Lately I’ve had a number of customers and clients calling me about either a “person who called them from Microsoft saying their system is infected” or a “voice on their computer telling them to call a phone number to fix their system”. These type of computer security scams are becoming more and more prevalent and are tricking a large number of innocent computer users into shelling out large sums of money to “fix” a problem they don’t actually have. Or worse, leave them stranded with an inoperable system.
This is essentially a new-age version of a snake oil scam. While the methods that are used to execute these scams vary, their end goal is the same: to extract money and credit card information from the ill-informed. Fortunately, these scammers are easy to stop with a little bit of know-how. In this article, I’ll cover both the phone and website versions of these scams, and how you can remove the problem and avoid being swindled.
The Man from “Microsoft”
The first thing we’ll look at is actually one of the oldest scams in the book: the cold-calling imposter.
Here’s the situation: You receive a phone call from a person claiming to be from Microsoft, your computer security provider (Norton, McAfee, etc), or your Internet provider. This person tells you that their system has detected malicious software on your computer, a faulty system component or, in some cases, illegal activity. They request that you go to your computer and allow them to take care of the problem for you. If you don’t do this, you will be charged with a crime, have all your personal information stolen, or will be locked out of all of your banking, email, and social media accounts. This “important” procedure will only cost you a nominal fee of $400 and will “guarantee” your system is free from problems.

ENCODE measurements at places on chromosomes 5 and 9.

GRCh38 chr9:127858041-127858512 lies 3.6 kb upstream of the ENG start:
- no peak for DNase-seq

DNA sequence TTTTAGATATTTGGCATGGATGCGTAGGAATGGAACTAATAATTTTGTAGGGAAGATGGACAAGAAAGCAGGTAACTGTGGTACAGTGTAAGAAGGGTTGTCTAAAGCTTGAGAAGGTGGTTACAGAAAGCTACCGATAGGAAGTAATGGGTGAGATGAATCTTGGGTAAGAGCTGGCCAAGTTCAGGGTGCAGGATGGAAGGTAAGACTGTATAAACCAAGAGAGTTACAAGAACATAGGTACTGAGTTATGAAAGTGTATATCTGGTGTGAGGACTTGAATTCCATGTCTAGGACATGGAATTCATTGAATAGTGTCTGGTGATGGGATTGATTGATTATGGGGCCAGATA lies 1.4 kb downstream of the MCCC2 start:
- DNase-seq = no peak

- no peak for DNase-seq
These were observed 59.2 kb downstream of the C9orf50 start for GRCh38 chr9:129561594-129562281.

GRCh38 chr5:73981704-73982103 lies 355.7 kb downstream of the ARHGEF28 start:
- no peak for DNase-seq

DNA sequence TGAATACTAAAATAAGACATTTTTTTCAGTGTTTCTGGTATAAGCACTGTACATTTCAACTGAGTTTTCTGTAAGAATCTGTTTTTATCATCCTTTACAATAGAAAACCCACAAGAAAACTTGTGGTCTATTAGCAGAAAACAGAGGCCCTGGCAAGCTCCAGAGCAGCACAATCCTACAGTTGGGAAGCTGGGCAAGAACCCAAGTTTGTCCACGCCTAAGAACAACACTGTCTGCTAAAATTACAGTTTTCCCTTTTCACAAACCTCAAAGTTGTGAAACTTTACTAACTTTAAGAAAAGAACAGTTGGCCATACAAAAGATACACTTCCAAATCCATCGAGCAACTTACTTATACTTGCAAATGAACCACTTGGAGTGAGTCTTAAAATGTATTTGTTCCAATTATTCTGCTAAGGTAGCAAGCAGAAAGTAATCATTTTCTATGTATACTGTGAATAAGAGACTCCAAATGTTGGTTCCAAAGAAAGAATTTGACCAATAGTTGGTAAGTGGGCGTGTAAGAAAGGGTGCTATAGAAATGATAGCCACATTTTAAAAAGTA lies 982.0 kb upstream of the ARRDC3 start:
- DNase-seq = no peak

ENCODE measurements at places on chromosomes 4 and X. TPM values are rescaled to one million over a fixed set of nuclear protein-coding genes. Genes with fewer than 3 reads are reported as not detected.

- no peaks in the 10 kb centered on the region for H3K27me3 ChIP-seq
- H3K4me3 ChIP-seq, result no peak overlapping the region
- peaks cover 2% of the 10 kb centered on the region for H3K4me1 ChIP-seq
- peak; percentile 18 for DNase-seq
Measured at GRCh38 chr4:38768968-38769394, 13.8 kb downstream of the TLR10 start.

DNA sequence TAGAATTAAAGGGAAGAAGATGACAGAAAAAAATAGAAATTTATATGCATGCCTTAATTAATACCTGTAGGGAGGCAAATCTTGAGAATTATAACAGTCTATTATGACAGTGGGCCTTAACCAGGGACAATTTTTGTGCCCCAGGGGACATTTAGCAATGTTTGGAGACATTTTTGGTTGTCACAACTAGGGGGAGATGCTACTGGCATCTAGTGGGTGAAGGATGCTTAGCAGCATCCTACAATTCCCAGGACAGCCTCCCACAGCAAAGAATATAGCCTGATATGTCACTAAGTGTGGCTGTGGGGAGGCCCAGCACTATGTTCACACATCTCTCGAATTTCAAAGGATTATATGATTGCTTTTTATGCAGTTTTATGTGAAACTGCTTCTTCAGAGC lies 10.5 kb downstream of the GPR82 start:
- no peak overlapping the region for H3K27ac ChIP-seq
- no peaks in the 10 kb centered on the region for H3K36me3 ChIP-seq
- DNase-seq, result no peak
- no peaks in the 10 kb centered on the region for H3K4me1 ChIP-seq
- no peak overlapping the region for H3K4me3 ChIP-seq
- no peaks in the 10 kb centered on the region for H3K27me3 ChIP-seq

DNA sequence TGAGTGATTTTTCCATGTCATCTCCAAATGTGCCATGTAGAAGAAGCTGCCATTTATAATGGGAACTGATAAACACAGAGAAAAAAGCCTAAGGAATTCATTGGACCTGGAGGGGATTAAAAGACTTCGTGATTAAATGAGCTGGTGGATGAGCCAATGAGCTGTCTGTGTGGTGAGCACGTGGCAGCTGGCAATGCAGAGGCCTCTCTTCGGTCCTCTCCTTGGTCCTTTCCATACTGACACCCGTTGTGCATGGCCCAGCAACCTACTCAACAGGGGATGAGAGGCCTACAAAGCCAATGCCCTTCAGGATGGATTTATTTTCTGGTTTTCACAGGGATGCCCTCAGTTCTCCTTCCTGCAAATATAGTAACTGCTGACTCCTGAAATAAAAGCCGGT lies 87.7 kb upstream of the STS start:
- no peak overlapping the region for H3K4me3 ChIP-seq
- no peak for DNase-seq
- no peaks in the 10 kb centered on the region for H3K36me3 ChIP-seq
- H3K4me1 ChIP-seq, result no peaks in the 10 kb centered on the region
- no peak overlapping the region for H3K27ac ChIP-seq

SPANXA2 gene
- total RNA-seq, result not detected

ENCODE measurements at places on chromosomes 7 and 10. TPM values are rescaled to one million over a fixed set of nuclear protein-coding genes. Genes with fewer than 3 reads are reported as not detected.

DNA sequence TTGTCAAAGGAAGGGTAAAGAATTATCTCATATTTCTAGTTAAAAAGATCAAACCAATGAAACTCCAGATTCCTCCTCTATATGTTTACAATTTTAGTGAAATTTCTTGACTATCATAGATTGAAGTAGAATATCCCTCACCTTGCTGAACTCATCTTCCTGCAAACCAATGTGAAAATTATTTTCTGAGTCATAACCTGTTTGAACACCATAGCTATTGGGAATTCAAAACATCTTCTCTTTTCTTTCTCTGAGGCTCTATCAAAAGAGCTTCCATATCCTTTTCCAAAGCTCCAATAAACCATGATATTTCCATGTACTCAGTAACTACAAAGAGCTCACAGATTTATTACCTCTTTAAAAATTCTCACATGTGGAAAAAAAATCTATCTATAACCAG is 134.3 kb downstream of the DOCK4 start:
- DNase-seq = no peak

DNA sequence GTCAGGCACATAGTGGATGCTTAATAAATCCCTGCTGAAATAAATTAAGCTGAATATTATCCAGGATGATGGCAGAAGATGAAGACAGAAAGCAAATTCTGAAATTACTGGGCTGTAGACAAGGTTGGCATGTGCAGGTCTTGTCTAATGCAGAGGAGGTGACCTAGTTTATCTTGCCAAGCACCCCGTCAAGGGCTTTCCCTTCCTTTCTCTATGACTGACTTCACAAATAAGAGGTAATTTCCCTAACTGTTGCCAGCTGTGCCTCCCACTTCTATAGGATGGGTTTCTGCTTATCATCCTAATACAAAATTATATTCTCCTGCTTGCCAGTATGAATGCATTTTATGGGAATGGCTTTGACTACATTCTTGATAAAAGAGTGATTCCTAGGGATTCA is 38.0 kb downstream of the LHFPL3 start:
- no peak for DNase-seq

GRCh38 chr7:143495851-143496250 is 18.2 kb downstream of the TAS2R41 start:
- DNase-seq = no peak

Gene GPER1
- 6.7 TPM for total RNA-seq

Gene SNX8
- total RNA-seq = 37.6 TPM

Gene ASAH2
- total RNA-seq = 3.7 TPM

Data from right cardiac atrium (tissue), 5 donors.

While it may sound very legitimate and scary, this is nothing more than a scam to swindle you out of your $400. The best way to avoid having this happen to you is to remember a rule that will help you easily sniff out this scam:
“Microsoft Will Never Call You”
Unless you initiate contact with them, you will never receive a phone call from Microsoft, your computer manufacturer, an anti-virus company, or likely even your Internet provider. Let alone one that tells you there is something wrong with your computer. These companies communicate with their customers as well as the general public through public announcements, not personal phone calls or emails. The rule to live by here is: if you weren’t expecting the phone call, it’s likely not legitimate.
Of course, you may personally receive communications from some of your software or service providers that is legitimate. Your Internet provider may issue you an automated phone call saying they’ll be performing service to the lines in your area. Or, if there has been illegal activity on your Internet connection, they may issue a sternly worded letter or email. If you’ve opted into it, you may receive newsletters or other email communications from your Anti-Virus company. You will not, however, ever receive a call from them stating your computer is infected or otherwise broken.